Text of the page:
Every novice receives a new religious name, by which she will henceforth be known, and whose mystery becomes her own in a gradually deepening sense. Because a life of prayer and penance is a life which generates that joy and peace which the world cannot give or take away, the day that a postulant becomes a novice is a day of special rejoicing in the monastery.
The Noviceship of approximately two years is a time of deeper evaluation and formation. Now the life of prayer and penance is embraced in fuller detail. The young Poor Clare novice, eager to give herself to God and to spend herself for souls, learns the enduring paradoxes of religious life: how freedom means letting go of her own will and choosing to obey Another’s; how poverty means she will always have something else to give to God; how her conversion must begin anew every day; how she must lose her life to find it; how the Spouse more fair than all the sons of men is the disfigured Man upon the cross.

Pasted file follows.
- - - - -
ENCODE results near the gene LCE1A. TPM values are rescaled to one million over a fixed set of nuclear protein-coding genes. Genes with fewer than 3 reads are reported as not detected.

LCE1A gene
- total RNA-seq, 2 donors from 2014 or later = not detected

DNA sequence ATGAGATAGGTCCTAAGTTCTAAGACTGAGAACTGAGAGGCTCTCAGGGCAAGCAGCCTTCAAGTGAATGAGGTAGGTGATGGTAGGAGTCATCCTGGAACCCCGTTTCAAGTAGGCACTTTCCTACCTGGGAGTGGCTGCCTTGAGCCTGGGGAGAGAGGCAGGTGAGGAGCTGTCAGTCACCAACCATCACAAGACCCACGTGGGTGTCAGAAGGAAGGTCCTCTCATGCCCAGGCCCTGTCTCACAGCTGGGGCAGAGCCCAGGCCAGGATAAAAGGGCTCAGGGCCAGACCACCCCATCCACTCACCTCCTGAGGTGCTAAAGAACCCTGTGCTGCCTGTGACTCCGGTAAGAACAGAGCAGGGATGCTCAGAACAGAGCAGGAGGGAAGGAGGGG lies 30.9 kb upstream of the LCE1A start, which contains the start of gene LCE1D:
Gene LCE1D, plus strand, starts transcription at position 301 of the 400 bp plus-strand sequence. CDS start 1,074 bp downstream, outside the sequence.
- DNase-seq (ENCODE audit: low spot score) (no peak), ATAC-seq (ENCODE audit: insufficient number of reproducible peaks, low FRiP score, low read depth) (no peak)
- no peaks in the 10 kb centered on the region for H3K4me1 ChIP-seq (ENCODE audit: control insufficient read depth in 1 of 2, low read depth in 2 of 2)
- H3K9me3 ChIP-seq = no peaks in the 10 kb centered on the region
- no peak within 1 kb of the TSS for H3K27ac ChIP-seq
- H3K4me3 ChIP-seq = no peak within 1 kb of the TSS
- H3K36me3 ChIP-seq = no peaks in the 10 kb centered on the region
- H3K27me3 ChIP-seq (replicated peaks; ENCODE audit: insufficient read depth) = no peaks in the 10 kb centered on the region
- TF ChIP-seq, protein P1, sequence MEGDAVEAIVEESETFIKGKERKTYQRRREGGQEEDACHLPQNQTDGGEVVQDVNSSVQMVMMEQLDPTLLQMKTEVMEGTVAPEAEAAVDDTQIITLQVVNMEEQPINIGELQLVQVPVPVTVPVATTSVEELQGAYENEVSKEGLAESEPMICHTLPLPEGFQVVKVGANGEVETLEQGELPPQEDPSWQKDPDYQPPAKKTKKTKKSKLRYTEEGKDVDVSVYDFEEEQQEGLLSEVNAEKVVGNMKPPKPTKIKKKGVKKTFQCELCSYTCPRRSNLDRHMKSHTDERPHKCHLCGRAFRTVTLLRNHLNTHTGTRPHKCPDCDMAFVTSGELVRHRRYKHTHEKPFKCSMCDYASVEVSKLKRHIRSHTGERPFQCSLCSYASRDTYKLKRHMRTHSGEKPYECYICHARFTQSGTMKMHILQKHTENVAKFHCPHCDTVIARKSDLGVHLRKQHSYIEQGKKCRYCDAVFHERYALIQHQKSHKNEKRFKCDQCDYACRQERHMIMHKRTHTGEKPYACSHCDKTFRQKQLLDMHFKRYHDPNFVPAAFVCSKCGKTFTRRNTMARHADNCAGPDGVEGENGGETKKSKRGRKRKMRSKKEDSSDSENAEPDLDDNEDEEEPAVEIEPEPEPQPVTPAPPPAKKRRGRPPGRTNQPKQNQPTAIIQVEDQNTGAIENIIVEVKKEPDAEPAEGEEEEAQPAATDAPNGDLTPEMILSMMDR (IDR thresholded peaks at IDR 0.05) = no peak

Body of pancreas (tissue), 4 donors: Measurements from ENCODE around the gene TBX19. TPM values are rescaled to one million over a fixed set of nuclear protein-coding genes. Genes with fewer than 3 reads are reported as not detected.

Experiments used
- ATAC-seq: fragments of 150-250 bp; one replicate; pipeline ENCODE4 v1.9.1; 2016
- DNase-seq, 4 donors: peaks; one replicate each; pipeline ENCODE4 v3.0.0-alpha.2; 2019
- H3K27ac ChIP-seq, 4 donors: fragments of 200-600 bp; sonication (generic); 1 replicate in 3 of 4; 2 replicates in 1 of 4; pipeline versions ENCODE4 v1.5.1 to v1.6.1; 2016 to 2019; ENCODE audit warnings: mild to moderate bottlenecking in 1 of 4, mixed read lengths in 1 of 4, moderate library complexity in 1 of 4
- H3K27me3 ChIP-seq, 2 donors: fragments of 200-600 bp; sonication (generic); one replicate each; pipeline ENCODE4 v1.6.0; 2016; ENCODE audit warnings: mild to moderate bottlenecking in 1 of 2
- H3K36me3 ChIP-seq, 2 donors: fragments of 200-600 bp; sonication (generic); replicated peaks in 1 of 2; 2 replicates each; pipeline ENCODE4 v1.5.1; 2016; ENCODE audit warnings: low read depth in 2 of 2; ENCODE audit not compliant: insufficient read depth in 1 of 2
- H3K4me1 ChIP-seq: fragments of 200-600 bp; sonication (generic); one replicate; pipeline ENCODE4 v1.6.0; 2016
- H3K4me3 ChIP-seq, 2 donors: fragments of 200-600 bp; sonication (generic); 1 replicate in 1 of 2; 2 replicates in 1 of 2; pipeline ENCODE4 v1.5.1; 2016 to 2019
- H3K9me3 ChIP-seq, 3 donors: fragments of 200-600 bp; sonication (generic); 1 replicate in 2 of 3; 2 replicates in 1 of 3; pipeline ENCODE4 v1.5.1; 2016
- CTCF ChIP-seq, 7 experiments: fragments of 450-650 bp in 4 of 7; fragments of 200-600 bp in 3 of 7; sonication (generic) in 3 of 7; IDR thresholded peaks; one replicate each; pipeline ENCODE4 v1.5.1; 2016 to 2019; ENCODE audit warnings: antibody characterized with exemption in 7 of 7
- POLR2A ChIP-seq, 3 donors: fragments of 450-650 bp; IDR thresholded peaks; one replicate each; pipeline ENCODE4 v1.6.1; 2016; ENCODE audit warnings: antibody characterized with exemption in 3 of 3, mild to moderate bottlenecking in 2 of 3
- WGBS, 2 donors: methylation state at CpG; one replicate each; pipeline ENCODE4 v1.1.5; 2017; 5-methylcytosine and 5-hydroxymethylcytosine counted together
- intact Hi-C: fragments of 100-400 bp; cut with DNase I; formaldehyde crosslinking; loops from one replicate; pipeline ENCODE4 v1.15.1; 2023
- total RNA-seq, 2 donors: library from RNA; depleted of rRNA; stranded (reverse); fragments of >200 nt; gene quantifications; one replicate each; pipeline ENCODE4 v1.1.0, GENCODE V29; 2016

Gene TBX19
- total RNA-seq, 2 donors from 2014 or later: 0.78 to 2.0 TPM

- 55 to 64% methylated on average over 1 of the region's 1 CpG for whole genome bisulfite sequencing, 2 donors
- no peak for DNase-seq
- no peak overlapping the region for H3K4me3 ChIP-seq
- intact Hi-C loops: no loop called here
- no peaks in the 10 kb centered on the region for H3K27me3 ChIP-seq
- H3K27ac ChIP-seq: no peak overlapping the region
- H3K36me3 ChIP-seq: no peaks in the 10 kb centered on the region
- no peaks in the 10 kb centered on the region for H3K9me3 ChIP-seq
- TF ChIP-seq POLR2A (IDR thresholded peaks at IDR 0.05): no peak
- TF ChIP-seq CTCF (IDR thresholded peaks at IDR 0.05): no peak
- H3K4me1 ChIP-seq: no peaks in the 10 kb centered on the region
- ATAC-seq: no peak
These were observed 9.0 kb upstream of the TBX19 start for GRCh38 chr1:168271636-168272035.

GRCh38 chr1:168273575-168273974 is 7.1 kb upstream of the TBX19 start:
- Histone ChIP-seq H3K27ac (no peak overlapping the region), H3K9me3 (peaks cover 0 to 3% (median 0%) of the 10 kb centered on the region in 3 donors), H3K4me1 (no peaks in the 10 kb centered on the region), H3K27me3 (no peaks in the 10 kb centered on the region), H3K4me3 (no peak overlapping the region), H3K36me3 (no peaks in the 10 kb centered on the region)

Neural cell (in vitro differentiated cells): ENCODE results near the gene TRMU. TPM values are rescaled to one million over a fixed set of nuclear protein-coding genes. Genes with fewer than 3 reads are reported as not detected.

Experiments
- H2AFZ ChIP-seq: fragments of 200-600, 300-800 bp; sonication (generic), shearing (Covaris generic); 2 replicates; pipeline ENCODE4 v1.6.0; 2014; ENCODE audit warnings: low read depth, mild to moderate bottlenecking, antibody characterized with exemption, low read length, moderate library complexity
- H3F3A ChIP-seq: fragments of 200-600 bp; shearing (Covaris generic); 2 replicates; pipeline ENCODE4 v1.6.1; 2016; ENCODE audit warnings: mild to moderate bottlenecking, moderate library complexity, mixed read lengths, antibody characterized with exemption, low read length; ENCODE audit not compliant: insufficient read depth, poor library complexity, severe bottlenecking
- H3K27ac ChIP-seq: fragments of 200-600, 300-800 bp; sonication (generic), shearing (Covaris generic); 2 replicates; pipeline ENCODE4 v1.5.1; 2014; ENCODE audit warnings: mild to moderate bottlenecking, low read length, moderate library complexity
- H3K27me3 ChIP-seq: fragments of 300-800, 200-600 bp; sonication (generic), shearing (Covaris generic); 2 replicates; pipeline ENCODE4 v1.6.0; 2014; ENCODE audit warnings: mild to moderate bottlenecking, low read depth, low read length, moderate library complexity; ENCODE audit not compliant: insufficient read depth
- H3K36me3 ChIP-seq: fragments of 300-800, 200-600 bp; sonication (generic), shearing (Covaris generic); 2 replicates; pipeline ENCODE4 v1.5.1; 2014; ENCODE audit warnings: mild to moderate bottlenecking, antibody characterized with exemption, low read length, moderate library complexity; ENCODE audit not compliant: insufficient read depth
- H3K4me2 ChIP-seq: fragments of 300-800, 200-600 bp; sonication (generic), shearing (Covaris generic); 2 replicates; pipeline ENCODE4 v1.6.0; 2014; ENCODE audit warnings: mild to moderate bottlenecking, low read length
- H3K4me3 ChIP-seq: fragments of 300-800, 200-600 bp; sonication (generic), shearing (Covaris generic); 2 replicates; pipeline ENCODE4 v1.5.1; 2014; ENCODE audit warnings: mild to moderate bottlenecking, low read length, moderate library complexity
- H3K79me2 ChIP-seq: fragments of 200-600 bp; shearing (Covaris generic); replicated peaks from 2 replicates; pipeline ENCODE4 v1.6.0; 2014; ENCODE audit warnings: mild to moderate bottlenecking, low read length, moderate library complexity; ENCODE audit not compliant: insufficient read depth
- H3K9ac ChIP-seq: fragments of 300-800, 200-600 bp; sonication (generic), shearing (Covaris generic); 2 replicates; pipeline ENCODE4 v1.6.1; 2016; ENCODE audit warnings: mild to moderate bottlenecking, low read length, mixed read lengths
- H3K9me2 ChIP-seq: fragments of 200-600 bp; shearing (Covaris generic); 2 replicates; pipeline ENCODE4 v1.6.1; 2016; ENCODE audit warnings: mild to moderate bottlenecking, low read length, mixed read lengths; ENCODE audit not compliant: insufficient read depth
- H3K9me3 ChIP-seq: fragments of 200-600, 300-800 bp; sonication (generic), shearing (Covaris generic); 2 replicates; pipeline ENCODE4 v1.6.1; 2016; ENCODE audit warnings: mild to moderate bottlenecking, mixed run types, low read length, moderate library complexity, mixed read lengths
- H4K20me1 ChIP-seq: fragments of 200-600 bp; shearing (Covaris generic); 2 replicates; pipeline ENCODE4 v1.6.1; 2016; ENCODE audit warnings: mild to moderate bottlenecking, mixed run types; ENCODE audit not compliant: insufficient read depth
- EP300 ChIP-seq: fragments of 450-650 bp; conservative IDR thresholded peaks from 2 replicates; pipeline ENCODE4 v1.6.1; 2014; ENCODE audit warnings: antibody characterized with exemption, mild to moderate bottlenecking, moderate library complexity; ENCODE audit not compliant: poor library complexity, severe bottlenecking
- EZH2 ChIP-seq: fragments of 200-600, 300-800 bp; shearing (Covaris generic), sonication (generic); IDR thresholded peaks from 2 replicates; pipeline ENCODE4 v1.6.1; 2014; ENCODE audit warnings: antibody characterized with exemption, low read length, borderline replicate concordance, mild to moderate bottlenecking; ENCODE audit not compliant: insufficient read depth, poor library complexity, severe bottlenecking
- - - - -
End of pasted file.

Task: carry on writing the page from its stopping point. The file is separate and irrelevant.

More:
Noviceship is a time of preparation and expectation, of looking to the day when she may publicly proclaim these values to be her own by professing temporary vows, within the context of the sacrifice of the Mass.